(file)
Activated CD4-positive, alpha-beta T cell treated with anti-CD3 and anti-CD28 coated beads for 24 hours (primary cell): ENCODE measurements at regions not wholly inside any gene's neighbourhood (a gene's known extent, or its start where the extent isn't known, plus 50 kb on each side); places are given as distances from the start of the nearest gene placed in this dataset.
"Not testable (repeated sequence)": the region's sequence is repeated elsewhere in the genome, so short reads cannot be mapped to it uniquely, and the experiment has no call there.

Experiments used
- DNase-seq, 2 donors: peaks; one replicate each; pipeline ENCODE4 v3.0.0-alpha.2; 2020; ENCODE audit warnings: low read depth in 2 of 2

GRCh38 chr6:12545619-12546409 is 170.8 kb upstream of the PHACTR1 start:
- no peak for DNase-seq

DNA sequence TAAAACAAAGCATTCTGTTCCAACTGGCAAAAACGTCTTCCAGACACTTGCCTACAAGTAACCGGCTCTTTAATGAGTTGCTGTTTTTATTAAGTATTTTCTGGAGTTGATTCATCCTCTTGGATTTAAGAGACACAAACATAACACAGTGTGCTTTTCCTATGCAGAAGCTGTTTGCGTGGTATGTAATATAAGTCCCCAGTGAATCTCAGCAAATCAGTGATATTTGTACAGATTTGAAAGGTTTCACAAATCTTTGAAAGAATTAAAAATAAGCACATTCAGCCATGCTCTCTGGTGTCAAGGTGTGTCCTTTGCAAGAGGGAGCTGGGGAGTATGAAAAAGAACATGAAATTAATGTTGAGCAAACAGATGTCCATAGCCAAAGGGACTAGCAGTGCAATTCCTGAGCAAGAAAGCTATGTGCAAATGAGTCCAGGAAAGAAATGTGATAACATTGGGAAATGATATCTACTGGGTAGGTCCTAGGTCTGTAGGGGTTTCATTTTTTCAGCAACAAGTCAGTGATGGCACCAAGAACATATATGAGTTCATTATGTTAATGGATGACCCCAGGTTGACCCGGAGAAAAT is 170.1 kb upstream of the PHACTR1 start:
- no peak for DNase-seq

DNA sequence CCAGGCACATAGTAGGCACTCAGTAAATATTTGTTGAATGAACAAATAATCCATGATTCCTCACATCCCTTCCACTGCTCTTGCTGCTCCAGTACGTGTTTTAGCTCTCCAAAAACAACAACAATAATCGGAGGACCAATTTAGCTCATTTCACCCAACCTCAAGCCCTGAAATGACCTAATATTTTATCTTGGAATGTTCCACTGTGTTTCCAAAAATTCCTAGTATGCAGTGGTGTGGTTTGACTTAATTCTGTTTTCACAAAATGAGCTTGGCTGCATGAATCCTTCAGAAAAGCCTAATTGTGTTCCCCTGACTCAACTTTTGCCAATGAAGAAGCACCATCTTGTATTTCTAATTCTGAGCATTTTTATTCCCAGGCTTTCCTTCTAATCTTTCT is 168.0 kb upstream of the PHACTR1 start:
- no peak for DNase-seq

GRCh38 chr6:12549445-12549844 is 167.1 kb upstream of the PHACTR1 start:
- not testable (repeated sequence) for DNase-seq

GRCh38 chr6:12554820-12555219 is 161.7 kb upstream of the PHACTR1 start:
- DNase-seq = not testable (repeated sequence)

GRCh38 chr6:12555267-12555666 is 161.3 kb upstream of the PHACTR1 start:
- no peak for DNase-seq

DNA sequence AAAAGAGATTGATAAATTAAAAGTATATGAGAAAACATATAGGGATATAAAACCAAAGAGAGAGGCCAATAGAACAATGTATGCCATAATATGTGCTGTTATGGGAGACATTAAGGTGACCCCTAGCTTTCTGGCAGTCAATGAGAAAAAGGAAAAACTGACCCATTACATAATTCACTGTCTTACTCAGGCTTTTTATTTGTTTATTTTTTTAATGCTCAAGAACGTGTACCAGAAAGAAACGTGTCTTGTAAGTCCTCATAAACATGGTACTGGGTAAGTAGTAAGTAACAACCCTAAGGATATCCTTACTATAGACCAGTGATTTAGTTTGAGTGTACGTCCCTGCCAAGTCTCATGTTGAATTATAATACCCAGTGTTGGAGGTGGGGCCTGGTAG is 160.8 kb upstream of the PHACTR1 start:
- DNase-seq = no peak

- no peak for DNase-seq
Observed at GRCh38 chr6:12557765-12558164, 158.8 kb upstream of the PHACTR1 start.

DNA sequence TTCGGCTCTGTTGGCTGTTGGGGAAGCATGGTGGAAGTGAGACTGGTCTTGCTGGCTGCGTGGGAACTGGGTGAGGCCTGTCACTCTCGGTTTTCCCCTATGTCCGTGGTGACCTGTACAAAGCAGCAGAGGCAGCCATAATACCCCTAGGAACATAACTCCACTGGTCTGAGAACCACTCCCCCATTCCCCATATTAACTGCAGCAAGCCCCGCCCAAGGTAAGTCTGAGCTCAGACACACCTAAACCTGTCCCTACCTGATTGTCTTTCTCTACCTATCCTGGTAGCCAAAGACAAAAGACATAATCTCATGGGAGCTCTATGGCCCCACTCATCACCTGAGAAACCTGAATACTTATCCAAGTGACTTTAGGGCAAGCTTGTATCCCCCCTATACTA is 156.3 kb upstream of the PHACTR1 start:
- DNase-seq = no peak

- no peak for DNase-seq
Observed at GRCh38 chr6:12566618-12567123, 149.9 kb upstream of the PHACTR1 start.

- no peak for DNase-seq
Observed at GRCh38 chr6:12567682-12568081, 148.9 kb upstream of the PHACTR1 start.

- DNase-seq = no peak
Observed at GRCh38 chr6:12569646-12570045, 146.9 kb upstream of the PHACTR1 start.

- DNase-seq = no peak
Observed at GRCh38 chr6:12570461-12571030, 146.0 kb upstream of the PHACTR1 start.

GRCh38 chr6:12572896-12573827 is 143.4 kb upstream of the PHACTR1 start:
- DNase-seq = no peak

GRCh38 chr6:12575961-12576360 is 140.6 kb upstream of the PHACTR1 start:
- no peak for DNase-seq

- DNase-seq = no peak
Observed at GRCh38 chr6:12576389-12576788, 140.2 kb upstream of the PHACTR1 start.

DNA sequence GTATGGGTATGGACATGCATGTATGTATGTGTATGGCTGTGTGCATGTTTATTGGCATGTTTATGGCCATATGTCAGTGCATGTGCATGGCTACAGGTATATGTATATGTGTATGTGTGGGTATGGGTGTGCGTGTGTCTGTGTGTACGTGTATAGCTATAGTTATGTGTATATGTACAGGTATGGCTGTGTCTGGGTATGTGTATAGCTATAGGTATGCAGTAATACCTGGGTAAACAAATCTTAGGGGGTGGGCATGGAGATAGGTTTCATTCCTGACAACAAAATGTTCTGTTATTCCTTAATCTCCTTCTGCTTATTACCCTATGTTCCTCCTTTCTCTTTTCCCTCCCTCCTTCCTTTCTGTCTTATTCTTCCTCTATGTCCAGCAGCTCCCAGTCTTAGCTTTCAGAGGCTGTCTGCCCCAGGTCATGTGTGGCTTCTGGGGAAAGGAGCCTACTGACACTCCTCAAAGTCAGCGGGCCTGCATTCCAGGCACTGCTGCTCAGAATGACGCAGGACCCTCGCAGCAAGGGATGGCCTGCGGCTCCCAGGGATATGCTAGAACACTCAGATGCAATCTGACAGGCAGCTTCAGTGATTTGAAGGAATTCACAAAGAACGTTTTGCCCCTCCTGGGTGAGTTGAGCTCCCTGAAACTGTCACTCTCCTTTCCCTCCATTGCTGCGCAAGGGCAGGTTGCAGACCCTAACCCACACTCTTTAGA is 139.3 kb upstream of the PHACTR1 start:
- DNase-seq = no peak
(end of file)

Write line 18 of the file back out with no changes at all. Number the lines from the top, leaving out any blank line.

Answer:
- DNase-seq = no peak